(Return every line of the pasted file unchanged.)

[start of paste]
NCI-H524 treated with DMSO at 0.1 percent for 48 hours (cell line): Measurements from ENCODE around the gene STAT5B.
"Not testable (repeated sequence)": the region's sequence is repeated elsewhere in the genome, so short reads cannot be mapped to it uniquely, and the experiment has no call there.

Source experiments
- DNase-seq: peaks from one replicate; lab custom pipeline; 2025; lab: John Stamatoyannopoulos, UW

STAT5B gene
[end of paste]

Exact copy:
NCI-H524 treated with DMSO at 0.1 percent for 48 hours (cell line): Measurements from ENCODE around the gene STAT5B.
"Not testable (repeated sequence)": the region's sequence is repeated elsewhere in the genome, so short reads cannot be mapped to it uniquely, and the experiment has no call there.

Source experiments
- DNase-seq: peaks from one replicate; lab custom pipeline; 2025; lab: John Stamatoyannopoulos, UW

STAT5B gene